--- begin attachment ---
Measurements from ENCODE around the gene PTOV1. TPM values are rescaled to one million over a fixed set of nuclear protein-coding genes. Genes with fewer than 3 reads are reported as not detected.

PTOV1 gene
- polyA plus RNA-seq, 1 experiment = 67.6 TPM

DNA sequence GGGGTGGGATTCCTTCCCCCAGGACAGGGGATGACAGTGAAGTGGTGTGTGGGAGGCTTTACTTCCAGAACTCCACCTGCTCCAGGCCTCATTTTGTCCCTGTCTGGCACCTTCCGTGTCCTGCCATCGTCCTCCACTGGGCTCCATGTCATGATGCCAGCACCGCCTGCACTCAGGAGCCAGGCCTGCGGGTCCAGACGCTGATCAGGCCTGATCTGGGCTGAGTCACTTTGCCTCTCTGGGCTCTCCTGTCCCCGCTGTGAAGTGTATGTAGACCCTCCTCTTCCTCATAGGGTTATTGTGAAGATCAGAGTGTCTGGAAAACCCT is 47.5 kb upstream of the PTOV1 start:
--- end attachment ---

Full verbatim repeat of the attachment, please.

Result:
Measurements from ENCODE around the gene PTOV1. TPM values are rescaled to one million over a fixed set of nuclear protein-coding genes. Genes with fewer than 3 reads are reported as not detected.

PTOV1 gene
- polyA plus RNA-seq, 1 experiment = 67.6 TPM

DNA sequence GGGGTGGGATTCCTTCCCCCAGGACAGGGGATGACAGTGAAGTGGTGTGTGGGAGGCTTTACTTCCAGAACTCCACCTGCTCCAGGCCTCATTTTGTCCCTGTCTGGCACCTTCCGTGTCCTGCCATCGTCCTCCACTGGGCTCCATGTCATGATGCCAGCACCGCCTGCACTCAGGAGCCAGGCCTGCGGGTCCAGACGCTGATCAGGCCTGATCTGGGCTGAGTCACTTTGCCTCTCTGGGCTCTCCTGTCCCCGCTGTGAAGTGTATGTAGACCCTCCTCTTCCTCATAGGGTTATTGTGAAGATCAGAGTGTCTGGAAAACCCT is 47.5 kb upstream of the PTOV1 start: